“If the key intellectual property and software is being kept in Canada, I think the government would sign off on a deal for just the hardware,” said Genovese, who has a neutral rating on RIM. “That’s more of the commodity, cost-based stuff.”
For now, the company is focused on introducing the BlackBerry 10 lineup, the linchpin to its turnaround efforts. RIM will unveil the phones at an event next week before putting them on sale in February and March.
RIM could decide to sell the hardware business whether BlackBerry 10 is a hit or not, Genovese said. If the new operating system is successful, the company may decide to focus on licensing it to companies such as Samsung. If it fizzles, a sale may make sense, he said.
“If and when RIM decides that it doesn’t want to be in hardware anymore, Lenovo would be the perfect choice to sell that hardware business to, but I think we’re several quarters away,” said Genovese.
While RIM’s Heins has said he’s concentrating on BlackBerry 10, he said this week that selling the company’s hardware unit is one of many possibilities being considered in its strategic review. RIM shares jumped 13 percent on Jan. 22 after he made the remarks. The company hired JPMorgan Chase & Co. and RBC Capital Markets in May to help evaluate its options.
RIM’s enterprise-services unit, seen as its most valuable asset, attracted interest from IBM last year, two people familiar with the situation said in August. As no party expressed a desire to buy all of RIM or the division that makes its phones, the company opted to wait for the rollout of BlackBerry 10 before making any decisions on a sale, one of those people said at the time.
Wong said Lenovo’s first priority is to fuel its own growth internally, though the company won’t hesitate to act if a deal makes sense. Lenovo is positioning itself to be a “PC-plus company,” spanning all the screens in a user’s office and home, he said.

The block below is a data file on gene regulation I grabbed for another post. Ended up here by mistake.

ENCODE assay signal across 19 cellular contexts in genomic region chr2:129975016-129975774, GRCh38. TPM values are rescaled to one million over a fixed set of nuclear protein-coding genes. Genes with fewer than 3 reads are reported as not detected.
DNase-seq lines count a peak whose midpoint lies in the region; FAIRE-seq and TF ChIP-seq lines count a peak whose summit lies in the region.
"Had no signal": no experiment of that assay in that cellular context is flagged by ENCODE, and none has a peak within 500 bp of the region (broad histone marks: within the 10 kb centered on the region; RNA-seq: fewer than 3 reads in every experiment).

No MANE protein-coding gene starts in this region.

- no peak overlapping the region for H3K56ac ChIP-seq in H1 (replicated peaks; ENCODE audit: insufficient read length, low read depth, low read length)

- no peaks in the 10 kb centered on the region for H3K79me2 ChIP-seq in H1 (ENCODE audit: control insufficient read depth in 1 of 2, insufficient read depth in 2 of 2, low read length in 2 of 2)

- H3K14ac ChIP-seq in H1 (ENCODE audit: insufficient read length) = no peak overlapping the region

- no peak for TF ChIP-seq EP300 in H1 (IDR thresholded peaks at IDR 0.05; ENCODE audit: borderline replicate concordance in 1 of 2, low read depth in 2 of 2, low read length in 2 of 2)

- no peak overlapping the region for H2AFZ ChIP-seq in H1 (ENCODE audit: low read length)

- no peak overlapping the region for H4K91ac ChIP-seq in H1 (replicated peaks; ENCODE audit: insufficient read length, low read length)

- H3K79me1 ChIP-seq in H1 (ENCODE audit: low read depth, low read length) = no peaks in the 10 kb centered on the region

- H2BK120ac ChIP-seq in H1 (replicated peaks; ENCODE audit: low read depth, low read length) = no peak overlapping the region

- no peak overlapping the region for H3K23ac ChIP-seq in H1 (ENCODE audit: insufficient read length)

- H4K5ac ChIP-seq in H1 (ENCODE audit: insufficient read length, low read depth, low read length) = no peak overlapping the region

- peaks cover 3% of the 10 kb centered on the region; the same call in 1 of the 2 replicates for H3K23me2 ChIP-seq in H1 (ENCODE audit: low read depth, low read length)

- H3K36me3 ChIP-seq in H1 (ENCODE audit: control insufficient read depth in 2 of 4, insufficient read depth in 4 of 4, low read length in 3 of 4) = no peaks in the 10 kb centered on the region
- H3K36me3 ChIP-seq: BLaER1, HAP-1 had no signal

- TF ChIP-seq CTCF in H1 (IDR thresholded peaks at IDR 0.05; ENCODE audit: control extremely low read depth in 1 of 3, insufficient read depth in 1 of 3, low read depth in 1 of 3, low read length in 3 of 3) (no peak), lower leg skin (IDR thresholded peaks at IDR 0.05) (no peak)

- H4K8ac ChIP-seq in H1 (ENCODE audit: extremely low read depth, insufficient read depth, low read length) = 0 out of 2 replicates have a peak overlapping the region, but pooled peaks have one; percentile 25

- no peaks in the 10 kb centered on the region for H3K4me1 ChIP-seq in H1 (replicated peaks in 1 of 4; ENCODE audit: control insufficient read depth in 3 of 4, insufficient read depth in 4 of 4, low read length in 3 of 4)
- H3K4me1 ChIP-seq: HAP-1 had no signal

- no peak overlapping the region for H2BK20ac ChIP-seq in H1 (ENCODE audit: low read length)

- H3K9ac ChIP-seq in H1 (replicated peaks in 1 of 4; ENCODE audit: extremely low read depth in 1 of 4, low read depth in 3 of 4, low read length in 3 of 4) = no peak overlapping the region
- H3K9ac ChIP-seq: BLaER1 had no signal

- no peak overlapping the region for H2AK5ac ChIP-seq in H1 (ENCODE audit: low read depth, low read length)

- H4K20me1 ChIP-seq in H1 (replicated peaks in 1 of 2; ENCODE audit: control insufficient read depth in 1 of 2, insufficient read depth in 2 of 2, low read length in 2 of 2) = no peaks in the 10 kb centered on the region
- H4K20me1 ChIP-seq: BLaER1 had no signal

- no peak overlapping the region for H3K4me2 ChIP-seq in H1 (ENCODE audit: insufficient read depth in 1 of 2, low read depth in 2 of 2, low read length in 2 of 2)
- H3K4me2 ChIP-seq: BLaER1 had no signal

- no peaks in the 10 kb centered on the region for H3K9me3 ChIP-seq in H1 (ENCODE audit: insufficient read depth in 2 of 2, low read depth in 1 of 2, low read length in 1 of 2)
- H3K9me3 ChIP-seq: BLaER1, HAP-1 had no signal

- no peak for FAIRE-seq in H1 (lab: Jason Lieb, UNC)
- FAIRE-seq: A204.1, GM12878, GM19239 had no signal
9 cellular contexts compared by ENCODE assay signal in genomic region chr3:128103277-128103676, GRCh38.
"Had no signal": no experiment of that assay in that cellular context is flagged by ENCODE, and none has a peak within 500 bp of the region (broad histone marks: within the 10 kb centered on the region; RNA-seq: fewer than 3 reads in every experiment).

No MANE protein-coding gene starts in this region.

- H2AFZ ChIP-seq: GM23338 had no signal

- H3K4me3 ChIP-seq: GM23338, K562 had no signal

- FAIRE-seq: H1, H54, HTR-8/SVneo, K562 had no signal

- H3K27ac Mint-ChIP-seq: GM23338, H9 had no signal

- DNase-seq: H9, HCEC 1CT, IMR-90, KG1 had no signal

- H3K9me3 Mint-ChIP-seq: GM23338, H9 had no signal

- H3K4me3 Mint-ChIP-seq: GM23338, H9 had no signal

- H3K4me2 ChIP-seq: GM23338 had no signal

Lenovo is evaluating acquisitions as it looks to reinvigorate growth. Net income rose 13 percent in the three months through September, ending a 12-quarter run of gains of at least 25 percent. The company had net cash reserves of $3.6 billion as of Sept. 30, according to its earnings statement.
Lenovo this month completed the $147 million purchase of CCE, a Brazilian maker of computers, mobile phones and tablets. The acquisition, originally announced Sept. 5, doubled Lenovo’s PC share in Brazil, boosting its market position to third from seventh. Lenovo made five additional acquisitions in 2011, including the purchase of Essen, Germany-based PC maker Medion AG, and the PC unit of Tokyo-based NEC Corp.
The company also may buy a flat-panel TV plant in China from Sharp Corp., the Nikkei reported last week.
Lenovo has already made inroads into the smartphone industry. The company, which introduced its first touch-screen handset in 2010, soared to second place in China’s smartphone market during the second quarter of last year, from seventh place in the first quarter.
Lenovo CEO Yang Yuanqing has said he plans to build on the company’s dominance in PCs in new areas, including smartphones, tablets, TVs and family entertainment.
Acquisitions are “a good tool to drive the growth and building of capability,” he said in an interview this month.